*Please note: By logging into TechnologyNetworks.com you agree to accept the use of cookies. To find out more about the cookies we use and how to delete them, see our privacy policy.

Related Content

Collaboration Between Carl Zeiss Microscopy and Gatan Announced
In situ ultramicrotome turns ZEISS FE-SEM into high speed 3D cell and tissue imaging system.
Monday, November 26, 2012
Carl Zeiss Nano Image Contest Off to a Successful Start
More than 70 users of ZEISS electron and ion microscopes have already submitted their nano masterpieces to the first ever Carl Zeiss Nano Image Contest.
Thursday, July 22, 2010
Carl Zeiss Still Committed to the Fight against Tuberculosis
Company announces special price for diagnostic microscope in 74 countries.
Tuesday, March 23, 2010
Carl Zeiss Microscopy Receives Fifth Consecutive R&D 100 Award
LSM 5 DUO – the Laser Scanning Microscope Awarded the "Oscar of Inventions".
Monday, July 24, 2006
PALM MicroBeam Laser Technology from Carl Zeiss Receives the Berthold Leibinger Innovation Prize
The Berthold Leibinger Innovation Prize is the international award for applied laser technology with the highest prize money.
Friday, July 14, 2006
Zeiss Optimises Axio Imager.A1
The Axio Imager.A1 incorporates an LED illumination system to boost the price/performance ratio.
Friday, February 10, 2006
Scientific News
Point of Care Diagnostics - A Cautious Revolution
Advances in molecular biology, coupled with the miniaturization and improved sensitivity of assays and devices in general, have enabled a new wave of point-of-care (POC) or “bedside” diagnostics.
Mass Spec Technology Drives Innovation Across the Biopharma Workflow
With greater resolving power, analytical speed, and accuracy, new mass spectrometry technology and techniques are infiltrating the biopharmaceuticals workflow.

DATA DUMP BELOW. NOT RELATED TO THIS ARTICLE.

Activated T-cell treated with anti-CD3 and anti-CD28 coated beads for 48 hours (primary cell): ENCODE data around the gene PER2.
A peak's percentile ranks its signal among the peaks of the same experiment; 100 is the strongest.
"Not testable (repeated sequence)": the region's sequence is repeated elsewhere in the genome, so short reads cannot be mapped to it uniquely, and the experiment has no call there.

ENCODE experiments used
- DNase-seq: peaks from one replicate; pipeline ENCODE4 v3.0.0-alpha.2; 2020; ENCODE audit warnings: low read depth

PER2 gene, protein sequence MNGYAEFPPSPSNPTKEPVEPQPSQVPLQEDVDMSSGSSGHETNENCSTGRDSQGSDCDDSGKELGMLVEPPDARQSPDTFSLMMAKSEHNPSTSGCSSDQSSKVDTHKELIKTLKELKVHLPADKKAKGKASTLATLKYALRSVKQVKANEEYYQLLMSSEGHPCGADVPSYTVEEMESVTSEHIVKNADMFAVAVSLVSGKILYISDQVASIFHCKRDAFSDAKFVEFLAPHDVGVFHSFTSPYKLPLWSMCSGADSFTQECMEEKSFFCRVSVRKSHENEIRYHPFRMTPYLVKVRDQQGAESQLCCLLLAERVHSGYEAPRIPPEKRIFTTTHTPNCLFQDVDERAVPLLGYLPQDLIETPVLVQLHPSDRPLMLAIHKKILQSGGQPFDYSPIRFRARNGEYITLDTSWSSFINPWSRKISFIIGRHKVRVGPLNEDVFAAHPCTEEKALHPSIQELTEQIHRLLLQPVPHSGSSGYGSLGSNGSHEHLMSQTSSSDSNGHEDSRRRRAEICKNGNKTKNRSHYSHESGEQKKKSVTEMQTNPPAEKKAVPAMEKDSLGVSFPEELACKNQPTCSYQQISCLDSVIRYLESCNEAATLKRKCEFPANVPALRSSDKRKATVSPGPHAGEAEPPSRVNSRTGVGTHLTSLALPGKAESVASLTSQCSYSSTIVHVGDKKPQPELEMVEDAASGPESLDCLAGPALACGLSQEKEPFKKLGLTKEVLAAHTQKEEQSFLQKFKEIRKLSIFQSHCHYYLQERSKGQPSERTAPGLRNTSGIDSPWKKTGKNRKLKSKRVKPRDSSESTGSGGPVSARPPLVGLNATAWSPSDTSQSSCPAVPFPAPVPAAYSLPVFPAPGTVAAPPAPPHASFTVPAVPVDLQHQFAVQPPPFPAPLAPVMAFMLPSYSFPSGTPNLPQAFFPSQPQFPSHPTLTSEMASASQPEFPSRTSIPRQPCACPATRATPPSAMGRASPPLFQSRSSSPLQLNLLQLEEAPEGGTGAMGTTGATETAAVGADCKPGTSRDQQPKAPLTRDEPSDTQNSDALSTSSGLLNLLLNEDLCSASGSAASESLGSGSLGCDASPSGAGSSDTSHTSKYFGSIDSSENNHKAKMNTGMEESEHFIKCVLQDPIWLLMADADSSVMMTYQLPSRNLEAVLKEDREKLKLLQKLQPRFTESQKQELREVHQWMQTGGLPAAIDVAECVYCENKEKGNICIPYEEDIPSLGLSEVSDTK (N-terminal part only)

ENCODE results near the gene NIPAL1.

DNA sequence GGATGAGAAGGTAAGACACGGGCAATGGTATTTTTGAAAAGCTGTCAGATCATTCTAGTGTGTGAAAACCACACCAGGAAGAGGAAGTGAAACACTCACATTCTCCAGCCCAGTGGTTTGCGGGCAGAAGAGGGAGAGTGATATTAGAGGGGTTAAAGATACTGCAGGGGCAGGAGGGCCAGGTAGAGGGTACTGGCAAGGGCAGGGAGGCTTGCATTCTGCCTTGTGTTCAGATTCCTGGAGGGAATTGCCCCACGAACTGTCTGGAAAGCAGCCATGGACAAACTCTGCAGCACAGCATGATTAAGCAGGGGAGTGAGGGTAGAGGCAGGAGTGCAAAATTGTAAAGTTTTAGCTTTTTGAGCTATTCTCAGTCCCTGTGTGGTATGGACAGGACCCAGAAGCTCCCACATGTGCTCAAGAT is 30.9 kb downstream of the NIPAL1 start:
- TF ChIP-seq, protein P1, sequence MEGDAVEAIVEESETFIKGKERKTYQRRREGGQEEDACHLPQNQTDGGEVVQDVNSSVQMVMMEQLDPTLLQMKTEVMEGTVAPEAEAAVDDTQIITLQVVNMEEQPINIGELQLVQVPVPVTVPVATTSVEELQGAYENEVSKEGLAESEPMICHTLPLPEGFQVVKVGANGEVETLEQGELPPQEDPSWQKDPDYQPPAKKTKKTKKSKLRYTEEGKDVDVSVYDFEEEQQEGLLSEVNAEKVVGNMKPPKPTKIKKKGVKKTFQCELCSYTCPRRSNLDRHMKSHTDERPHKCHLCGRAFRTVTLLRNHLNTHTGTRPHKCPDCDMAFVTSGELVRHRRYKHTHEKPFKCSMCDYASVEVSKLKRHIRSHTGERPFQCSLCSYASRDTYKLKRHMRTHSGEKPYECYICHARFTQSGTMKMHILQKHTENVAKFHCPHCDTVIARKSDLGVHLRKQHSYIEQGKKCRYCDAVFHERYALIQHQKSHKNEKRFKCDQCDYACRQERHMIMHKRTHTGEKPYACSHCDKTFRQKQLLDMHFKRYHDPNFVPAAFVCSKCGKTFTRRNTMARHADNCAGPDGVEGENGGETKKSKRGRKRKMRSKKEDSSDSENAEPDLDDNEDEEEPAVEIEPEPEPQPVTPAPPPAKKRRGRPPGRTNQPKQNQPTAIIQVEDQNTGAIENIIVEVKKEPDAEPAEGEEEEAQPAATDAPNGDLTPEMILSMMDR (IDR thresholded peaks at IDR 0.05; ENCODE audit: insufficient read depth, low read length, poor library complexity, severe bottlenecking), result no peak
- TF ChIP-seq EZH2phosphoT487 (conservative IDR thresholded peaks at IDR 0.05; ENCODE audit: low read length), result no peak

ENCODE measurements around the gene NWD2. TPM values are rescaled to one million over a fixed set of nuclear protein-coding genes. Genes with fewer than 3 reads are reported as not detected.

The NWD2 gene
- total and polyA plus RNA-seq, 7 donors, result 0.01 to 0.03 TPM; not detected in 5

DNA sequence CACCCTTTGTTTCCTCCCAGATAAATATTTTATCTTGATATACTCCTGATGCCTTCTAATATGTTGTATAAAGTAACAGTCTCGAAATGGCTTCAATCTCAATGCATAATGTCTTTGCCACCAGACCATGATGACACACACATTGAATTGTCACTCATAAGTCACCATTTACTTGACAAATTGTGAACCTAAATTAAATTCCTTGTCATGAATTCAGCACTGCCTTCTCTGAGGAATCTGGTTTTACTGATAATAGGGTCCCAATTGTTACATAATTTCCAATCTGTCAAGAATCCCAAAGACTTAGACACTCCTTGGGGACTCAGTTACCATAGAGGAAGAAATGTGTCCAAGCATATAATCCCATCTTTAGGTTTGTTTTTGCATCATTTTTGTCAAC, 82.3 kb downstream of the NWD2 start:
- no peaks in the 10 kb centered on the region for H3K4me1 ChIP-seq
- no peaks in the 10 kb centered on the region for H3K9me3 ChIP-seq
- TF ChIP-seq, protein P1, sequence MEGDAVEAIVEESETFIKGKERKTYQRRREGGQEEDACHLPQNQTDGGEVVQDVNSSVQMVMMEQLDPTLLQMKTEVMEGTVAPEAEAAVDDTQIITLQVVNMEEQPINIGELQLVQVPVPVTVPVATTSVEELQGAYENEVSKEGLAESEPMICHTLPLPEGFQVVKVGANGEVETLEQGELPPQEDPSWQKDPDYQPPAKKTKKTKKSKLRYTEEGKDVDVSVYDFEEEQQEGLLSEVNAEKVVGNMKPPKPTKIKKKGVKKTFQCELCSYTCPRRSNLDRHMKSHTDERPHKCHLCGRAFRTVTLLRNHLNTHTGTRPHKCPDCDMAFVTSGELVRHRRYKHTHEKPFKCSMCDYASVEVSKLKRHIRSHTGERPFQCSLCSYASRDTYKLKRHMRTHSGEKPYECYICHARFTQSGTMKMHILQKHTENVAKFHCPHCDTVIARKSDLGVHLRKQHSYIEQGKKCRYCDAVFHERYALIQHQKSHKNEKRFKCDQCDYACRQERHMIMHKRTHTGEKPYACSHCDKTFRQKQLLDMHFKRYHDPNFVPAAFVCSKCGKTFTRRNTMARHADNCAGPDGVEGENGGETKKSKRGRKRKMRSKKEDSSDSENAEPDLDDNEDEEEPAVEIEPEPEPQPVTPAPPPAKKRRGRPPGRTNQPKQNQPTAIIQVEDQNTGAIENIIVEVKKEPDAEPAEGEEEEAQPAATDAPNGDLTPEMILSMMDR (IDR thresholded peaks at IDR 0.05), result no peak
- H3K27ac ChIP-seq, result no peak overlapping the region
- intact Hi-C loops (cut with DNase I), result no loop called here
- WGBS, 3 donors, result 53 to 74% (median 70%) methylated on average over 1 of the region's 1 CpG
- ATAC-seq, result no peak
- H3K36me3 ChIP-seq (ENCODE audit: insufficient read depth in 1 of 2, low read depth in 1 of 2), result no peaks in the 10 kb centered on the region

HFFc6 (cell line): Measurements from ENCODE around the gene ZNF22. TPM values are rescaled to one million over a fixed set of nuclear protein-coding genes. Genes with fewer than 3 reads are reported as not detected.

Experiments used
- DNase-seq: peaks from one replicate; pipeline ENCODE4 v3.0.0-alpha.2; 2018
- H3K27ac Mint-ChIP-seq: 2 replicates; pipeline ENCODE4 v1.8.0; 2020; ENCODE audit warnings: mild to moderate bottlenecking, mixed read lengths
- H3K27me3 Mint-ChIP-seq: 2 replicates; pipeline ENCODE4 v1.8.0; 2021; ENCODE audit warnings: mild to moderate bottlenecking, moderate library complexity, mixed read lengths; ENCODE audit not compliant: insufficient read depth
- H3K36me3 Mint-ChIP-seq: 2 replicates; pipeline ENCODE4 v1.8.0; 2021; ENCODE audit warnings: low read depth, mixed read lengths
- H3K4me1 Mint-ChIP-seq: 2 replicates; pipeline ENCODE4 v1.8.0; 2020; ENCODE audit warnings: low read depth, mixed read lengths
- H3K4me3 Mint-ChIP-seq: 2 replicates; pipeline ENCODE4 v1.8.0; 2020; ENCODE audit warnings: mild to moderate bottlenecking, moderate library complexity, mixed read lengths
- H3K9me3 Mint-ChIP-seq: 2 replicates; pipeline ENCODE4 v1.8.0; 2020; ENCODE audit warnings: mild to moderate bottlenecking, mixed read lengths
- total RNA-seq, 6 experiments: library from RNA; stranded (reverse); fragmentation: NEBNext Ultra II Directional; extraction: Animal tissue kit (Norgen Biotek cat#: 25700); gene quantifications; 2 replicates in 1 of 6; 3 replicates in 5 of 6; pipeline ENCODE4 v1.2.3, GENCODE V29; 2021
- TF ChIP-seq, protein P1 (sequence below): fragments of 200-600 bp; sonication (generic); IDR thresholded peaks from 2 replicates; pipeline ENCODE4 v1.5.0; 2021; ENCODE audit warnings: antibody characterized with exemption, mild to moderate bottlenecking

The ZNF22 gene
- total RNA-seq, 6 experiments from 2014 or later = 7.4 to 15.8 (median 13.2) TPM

One Step Closer to Precision Medicine for Chronic Lung Disease Sufferers
A study led by University of North Carolina at Chapel Hill, and National Jewish Health, has provided evidence of links between SNPs and known COPD blood protein biomarkers.
Blood Pressure Drug May Boost Effectiveness of Lung Cancer Treatment
Researchers at Imperial College London have suggested that the blood pressure drug may make a type of lung cancer treatment more effective.
Insight into Eye Diseases
Scientists recreate zebrafish cell regeneration from retinal stem cells in mice.
New Discovery May Benefit Farmers Worldwide
Scientists have shown how a crop-microbe 'team' protect against fungal infection.
Antibodies Paving the Way to HIV Vaccine
Researchers uncover factors responsible for the formation of broadly neutralizing HIV antibodies in humans.
Designing Drugs with a Whole New Toolbox
Researchers develop methods to design small, targeted proteins with shapes not found in nature.
Protein Studies Discover Molecular Secrets
Two protein studies have mapped proteins that reveal the secrets to recycling carbon and healing cells.
Tapping Evolution to Improve Biotech Products
Researchers show how 'ancestral sequence reconstruction' can be used to guide engineering of a blood clotting protein.
Scroll Up
Scroll Down
Skyscraper Banner

Skyscraper Banner
Go to LabTube
Go to eposters
 
Access to the latest scientific news
Exclusive articles
Upload and share your posters on ePosters
Latest presentations and webinars
View a library of 1,800+ scientific and medical posters
3,500+ scientific and medical posters
A library of 2,500+ scientific videos on LabTube
5,000+ scientific videos
Close
Premium CrownJOIN TECHNOLOGY NETWORKS PREMIUM FOR FREE!